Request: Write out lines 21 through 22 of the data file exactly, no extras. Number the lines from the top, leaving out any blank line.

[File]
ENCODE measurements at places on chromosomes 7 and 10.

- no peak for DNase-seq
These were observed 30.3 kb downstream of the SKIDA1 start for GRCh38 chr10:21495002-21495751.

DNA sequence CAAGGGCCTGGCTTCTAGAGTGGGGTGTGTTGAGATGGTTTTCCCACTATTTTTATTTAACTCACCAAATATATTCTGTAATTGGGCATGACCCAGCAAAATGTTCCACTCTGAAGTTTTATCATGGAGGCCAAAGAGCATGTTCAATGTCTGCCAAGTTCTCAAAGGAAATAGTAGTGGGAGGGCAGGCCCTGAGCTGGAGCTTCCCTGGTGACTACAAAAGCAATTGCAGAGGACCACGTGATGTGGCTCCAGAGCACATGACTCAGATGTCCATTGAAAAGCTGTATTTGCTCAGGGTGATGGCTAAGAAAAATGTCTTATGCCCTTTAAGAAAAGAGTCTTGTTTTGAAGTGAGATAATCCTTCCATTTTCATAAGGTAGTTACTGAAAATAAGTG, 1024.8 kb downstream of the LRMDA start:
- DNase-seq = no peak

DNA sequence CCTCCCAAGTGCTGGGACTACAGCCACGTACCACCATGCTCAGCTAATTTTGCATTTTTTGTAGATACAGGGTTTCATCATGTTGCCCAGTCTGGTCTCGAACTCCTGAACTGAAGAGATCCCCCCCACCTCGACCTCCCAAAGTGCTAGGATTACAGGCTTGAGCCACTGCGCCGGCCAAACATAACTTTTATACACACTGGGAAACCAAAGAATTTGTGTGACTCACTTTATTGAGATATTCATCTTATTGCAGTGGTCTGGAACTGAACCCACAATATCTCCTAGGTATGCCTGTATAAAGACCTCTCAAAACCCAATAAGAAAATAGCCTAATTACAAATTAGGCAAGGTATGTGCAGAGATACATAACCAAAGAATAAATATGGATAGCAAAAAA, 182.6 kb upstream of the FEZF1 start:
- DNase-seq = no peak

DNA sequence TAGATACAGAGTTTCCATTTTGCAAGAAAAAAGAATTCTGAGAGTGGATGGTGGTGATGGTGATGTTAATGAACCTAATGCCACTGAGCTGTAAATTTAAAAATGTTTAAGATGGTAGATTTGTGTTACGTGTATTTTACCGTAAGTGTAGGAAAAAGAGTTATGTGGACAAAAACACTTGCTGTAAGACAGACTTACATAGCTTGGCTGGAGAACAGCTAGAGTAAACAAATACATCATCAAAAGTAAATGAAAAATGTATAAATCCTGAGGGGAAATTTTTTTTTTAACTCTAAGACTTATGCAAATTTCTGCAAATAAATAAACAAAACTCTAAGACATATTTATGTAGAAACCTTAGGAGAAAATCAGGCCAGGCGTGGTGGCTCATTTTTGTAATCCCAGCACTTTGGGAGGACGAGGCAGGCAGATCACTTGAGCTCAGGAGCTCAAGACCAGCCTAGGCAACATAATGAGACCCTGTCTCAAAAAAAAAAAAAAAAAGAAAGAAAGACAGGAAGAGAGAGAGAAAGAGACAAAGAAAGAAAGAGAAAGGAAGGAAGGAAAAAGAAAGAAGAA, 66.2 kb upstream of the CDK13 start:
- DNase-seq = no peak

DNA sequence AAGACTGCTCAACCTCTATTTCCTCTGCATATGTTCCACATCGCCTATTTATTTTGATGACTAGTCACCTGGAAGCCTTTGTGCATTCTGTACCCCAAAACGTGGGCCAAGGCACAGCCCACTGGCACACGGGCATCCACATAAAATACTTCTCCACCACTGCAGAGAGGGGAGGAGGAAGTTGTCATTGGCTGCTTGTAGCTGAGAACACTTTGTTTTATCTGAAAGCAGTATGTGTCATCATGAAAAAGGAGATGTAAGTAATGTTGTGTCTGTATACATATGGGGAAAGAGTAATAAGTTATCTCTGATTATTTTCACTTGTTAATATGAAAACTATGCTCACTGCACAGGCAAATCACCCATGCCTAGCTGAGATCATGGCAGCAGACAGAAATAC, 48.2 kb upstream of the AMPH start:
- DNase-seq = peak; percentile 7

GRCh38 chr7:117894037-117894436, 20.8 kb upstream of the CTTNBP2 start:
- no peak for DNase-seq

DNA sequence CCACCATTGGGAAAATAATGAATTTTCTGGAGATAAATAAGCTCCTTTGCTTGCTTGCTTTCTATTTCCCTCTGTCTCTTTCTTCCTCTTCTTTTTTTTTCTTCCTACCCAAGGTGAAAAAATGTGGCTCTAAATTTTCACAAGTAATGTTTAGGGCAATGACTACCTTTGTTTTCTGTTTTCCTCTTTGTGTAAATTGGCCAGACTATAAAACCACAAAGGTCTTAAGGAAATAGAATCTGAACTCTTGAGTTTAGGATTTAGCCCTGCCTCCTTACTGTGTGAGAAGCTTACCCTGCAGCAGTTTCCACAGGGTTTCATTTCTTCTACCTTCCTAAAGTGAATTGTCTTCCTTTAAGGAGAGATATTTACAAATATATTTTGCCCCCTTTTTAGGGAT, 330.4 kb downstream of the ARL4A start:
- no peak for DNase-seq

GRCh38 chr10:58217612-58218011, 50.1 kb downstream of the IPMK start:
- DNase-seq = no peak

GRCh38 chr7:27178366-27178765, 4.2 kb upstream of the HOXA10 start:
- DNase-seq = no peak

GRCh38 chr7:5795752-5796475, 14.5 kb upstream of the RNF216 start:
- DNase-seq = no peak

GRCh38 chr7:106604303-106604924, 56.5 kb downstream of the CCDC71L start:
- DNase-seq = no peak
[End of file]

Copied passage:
- DNase-seq = no peak

GRCh38 chr7:106604303-106604924, 56.5 kb downstream of the CCDC71L start: